Marijuana Gaining More Acceptance—What About Chronic Pain?

Marijuana Gaining More Acceptance—What About Chronic Pain?

300px-MarijuanaA majority of Americans support making marijuana legal.

That’s the gist of a national survey released this week by the General Social Survey.

52% said they favored legalization, while 42% are against it. That’s a big change from just two years ago.

We’ve been measuring public attitudes toward legalization of marijuana since the ’70s,” Tom W. Smith, director of the GSS, said in an interview with Yahoo News.  “In 2012, you had a plurality of Americans against legalization. Now, in 2014, you have a majority in favor of legalization.

What does this mean for the chronic pain community? For many, it would be seen as good news given that many chronic pain sufferers use marijuana to help manager their condition.

One pain doctor, who preferred not to be quoted, told us that there is no serious science on marijuana’s impact on chronic pain because the government has not allowed any serious study on the issue given marijuana “illegal status.” But the doctor believes that any study would show marijuana has positive effect on chronic pain sufferers.

There was a study in Canada released five years ago, and it reported that taking three puffs of cannabis (marijuana) each day helps people with chronic pain feel better and sleep better.

”It’s been known anecdotally,”  researcher Mark Ware, MD, assistant professor of anesthesia and family medicine at McGill University in Montreal told WebMD in 2010.. “About 10% to 15% of patients attending a chronic pain clinic use cannabis as part of their pain [control] strategy.”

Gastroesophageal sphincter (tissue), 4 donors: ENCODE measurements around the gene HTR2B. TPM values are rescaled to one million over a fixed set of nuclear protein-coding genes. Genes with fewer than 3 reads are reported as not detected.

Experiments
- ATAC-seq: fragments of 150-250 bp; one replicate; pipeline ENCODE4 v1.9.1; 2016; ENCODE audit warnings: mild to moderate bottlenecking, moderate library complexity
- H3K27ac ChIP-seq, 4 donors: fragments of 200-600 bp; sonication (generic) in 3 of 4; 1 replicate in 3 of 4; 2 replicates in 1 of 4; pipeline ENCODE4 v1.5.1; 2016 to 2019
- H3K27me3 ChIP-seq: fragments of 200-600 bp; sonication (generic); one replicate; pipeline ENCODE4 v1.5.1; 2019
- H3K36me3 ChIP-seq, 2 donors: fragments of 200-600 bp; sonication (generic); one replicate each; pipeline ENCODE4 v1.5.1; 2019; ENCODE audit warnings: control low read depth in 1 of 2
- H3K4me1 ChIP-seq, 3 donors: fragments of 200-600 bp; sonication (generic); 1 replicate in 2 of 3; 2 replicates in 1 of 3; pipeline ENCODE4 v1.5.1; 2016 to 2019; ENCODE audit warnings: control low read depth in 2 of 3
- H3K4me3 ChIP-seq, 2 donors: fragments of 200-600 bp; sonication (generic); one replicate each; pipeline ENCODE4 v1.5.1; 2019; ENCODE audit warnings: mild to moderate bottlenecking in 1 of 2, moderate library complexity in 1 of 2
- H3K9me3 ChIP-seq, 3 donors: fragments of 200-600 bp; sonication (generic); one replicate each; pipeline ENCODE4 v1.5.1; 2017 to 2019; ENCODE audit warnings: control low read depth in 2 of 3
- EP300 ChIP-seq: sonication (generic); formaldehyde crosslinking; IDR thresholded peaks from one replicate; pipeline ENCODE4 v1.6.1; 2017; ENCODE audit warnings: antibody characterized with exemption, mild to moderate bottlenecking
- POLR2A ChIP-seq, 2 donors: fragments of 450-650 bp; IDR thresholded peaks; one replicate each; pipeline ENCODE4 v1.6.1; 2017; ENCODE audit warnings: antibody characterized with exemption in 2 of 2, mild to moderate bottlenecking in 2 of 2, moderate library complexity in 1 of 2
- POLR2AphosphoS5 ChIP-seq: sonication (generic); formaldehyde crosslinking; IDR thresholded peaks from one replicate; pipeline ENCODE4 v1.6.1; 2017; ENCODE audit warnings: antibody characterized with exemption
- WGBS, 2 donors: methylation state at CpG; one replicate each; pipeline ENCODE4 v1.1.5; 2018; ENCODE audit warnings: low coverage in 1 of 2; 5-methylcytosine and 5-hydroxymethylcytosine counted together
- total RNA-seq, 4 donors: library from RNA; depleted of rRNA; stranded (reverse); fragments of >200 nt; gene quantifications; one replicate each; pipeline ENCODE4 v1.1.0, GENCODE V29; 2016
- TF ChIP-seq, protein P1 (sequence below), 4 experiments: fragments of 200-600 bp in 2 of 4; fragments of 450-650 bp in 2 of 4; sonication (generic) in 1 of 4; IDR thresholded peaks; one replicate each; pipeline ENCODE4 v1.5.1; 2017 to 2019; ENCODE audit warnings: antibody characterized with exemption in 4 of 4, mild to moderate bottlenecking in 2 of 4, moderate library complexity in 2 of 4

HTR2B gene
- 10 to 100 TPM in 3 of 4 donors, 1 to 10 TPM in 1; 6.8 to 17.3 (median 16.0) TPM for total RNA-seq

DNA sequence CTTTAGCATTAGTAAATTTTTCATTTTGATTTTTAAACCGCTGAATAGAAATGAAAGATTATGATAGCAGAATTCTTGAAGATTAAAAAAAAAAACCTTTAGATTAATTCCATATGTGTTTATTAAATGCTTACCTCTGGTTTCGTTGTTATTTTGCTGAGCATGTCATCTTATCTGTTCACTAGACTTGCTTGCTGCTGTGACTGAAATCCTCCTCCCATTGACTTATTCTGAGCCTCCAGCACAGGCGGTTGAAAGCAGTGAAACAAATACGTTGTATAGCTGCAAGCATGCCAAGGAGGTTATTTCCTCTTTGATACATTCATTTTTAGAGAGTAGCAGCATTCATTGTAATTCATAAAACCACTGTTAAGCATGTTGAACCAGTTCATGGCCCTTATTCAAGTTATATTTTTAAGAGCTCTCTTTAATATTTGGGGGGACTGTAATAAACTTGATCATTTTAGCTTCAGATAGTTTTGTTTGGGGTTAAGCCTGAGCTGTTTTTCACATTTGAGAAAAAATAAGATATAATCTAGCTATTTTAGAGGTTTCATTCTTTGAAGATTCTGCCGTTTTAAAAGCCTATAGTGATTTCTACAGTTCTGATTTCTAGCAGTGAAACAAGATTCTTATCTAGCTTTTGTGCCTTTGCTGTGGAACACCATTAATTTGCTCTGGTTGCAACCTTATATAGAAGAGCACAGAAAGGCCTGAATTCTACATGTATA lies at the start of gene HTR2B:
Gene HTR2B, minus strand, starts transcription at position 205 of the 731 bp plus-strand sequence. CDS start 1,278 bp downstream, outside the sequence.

We spoke with Morgan Fox, who is communications for the Marijuana Policy Project who said that many states are considering some type of marijuana legalization. (Here’s their list of states and pending action so you can see where your state ranks.)

The General Social Survey poll results didn’t surprise him.

“Americans are tired of laws that punish adults for using a substance that is undeniably safer than alcohol. Hopefully their elected officials are paying attention and preparing for the inevitable. The failures of marijuana prohibition are too obvious to ignore forever, which is evidenced by the growing support for ending it,’ said Fox.

Fox said his organization, has argued for the last decade that chronic pain sufferers would benefit from medical marijuana law reform because of the palliative effect it has on people who suffer with pain.

He too, bemoaned the lack of serious scientific research of marijuana’s impact on relieving chronic pain.

 

Authored by: Ed Coghlan

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Nell H

One huge problem is forcing pain patients on opiods to do random urine tests. After being with the same pain clinic for ten years, and on a stable dose of morphine for four years my husband tested positive for THC and was refused any more pain meds. Not even a plan to taper him down.

The cannabis helps him with appetite and nausea as well as pain and sleep.